Thursday, 20 September 2012
My August Reads
Linda Grant is a an author I really enjoy, her books are intelligent and very well written. "We Had It So Good" follows the life, into late middle-age, of Stephen. He came from Los Angeles in the sixties to study at Oxford, gets sent down and never finds his way back to the States. Grant writes beautifully of Stephen's relationships with his friends, parents, wife and children. His relationship with his father is particularly interesting and the account of their trip back to Poland and the consequent revelations, had me enthralled.
Jane Shilling is a writer who contributes to various publications, and her memoir "The Stranger In The Mirror" consists of her musings on entering "middle age", a subject close to my heart! She is another beautiful writer, she uses many literary allusions, and her prose is exquisite. I would recommend this to anyone of a certain age, but it is not a comfortable read!
"Why Be Happy When You Could Be Normal?" is a fabulous book. Jeanette Winterson revisits the territory of "Oranges Are Not The Only Fruit" with her autobiography of growing up in a strict Christian household, headed by the terrifyingly bonkers "Mrs Winterson". It charts her extraordinary life, and I loved the descriptions of the North West and its people. Winterson was adopted and is reunited with her birth mother, eventually, but she is searingly honest in describing this difficult relationship. For all her many faults, Mrs Winterson made Jeanette into the person she is, and her writing stems from her strange childhood. She ponders if she had grown up with her birth mother, she may not have been the writer she is today.
Linwood Barclay's thrillers are a good holiday read and "The Accident" was a great page turner. The twist in the tale was a bit obvious, but it wasn't at all bad.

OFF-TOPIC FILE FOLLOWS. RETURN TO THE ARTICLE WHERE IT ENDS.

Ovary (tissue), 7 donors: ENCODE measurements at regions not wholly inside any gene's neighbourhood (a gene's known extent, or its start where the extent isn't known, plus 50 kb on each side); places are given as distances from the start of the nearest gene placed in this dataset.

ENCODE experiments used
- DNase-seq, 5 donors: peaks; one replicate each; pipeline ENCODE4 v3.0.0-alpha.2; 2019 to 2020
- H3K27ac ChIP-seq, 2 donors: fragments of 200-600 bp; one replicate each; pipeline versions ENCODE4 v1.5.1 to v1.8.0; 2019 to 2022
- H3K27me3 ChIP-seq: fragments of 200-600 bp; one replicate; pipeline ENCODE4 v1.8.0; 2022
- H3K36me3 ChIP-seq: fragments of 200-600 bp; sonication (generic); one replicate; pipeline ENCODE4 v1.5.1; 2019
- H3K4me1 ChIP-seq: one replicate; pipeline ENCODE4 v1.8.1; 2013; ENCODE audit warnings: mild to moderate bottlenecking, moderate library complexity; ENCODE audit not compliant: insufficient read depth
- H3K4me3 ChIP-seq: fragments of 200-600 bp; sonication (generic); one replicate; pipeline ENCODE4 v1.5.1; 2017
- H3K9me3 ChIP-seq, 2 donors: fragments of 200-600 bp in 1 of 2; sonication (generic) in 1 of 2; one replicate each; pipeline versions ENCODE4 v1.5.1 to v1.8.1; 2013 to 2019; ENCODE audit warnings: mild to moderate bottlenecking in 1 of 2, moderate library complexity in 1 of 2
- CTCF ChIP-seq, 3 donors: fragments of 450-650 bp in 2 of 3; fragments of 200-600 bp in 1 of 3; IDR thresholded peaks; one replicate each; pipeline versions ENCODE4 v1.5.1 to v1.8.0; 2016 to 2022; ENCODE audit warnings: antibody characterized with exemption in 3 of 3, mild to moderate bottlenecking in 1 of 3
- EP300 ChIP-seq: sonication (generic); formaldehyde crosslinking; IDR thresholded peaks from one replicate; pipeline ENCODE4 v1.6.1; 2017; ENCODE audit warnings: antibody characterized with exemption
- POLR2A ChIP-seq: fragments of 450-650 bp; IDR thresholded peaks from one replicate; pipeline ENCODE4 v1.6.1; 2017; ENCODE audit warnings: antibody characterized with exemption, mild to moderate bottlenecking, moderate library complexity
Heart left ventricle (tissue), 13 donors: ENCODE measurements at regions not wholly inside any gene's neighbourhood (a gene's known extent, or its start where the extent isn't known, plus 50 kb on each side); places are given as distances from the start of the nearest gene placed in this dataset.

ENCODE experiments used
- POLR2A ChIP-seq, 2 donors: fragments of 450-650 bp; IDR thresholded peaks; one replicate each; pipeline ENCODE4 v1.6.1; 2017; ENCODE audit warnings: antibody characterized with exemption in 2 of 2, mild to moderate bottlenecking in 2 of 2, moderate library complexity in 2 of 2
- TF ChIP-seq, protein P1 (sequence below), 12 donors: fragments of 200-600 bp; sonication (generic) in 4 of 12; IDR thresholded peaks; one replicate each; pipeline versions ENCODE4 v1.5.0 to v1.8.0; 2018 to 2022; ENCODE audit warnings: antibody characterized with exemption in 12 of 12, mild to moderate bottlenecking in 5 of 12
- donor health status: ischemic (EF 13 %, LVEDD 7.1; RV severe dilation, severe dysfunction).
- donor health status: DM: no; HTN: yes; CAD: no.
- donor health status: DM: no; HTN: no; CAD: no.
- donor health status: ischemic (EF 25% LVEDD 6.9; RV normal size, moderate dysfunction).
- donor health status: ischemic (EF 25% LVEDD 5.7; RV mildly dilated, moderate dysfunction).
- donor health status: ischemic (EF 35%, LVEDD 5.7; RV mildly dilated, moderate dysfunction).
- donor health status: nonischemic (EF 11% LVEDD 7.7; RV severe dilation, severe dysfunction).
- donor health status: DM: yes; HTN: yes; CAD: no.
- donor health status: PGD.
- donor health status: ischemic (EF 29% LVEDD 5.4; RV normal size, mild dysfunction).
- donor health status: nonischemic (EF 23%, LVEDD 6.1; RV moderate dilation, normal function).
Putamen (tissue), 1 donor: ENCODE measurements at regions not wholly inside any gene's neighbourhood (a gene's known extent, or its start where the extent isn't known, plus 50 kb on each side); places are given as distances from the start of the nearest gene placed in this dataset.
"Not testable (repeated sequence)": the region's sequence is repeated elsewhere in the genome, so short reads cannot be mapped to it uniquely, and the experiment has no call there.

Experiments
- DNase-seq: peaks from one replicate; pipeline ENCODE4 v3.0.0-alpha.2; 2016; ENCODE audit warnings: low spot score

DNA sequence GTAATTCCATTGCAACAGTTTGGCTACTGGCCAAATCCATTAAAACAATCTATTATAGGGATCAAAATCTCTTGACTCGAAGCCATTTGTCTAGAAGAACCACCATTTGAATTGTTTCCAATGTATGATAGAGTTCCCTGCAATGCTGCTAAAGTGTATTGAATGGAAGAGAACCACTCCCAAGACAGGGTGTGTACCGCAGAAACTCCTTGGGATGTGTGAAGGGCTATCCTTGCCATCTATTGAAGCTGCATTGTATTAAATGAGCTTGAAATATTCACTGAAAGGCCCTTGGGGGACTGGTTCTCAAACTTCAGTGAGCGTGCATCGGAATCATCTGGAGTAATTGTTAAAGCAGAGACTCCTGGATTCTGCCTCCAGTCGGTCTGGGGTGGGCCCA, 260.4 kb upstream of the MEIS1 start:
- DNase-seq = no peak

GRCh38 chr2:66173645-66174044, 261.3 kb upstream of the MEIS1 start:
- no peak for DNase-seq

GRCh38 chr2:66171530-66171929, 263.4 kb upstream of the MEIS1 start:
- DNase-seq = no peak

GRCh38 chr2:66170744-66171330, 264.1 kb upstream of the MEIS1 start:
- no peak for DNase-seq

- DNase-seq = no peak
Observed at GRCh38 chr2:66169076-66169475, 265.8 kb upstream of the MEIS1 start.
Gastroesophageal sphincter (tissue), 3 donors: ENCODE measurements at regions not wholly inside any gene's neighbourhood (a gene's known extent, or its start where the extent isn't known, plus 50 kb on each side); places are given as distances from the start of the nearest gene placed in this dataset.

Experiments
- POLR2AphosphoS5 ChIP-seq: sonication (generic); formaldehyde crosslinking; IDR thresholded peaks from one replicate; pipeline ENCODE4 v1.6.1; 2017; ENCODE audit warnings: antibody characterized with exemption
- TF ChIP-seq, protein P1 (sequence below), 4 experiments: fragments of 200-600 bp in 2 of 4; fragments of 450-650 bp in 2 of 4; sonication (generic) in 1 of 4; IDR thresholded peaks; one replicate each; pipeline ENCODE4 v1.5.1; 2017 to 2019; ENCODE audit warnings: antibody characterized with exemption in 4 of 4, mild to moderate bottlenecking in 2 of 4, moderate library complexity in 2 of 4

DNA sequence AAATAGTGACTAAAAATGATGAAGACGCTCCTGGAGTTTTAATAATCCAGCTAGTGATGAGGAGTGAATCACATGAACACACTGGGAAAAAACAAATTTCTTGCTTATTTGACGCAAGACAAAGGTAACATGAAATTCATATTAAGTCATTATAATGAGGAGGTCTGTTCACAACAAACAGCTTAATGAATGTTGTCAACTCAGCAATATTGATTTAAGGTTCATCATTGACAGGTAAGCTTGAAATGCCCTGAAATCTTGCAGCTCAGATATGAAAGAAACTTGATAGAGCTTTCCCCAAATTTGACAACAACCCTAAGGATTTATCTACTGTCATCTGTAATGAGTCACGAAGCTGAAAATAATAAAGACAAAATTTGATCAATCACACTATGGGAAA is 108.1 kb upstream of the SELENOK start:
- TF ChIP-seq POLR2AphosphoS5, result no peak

I usually really enjoy Joanna Trollope, but "The Other Family" was a tad weak. It is a tale of a popular song-writer who had left his wife and son, setting up home with his partner and having three more children. He dies and the action is concerned with the effect on them all. None of the characters were particularly well-written and not an awful lot happens. Rather disappointing.
I loved "American Wife" by Curtis Sittenfeld, a fictional account of a First Lady, based on the life of Laura Bush. "Prep" is set in the world of a rarified American private school. It was well written and I did enjoy it but "American Wife" is much better.
"Never Going Home" by Evonne Warham was not so good. It was reviewed in the magazine we get at the library and looked like a good holiday thriller. However, it was a Mills and Boon type romance, cringe-worthy in the descriptions of the attraction between the main characters. The mother who has lost her only child only recently, falls straight into the arms of the "security consultant" who helps her, after every major shock she is in his arms. It rings so untrue and the plot was so incredible I had to laugh in the end.